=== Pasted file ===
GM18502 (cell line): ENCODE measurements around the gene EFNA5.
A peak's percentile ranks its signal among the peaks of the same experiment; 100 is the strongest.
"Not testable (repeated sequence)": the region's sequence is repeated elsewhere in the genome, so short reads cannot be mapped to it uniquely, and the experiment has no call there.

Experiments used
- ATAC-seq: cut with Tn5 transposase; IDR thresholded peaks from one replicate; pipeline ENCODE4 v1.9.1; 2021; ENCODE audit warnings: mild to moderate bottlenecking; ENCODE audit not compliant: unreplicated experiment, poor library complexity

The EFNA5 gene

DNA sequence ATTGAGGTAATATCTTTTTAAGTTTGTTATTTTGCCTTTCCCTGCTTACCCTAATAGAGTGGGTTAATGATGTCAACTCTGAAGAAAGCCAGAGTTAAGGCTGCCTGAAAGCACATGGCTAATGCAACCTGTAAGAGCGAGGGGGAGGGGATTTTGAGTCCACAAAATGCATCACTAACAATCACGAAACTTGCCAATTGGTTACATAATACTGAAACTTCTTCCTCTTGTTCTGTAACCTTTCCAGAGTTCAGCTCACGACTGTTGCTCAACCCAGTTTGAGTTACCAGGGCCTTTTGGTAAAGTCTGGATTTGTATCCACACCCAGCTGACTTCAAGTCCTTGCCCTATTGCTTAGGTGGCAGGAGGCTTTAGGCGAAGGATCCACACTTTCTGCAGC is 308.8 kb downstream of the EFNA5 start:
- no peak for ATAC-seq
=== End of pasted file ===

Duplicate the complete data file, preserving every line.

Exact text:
GM18502 (cell line): ENCODE measurements around the gene EFNA5.
A peak's percentile ranks its signal among the peaks of the same experiment; 100 is the strongest.
"Not testable (repeated sequence)": the region's sequence is repeated elsewhere in the genome, so short reads cannot be mapped to it uniquely, and the experiment has no call there.

Experiments used
- ATAC-seq: cut with Tn5 transposase; IDR thresholded peaks from one replicate; pipeline ENCODE4 v1.9.1; 2021; ENCODE audit warnings: mild to moderate bottlenecking; ENCODE audit not compliant: unreplicated experiment, poor library complexity

The EFNA5 gene

DNA sequence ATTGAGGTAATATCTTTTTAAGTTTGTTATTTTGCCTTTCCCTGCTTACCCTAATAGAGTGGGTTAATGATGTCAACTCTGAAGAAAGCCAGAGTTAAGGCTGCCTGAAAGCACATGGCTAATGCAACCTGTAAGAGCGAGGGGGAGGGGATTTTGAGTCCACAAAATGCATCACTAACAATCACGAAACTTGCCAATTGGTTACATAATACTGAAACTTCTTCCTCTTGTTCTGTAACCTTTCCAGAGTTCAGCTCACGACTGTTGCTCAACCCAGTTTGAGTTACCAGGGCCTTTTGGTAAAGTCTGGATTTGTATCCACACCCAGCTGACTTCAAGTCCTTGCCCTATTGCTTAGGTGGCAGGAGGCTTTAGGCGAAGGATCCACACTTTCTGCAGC is 308.8 kb downstream of the EFNA5 start:
- no peak for ATAC-seq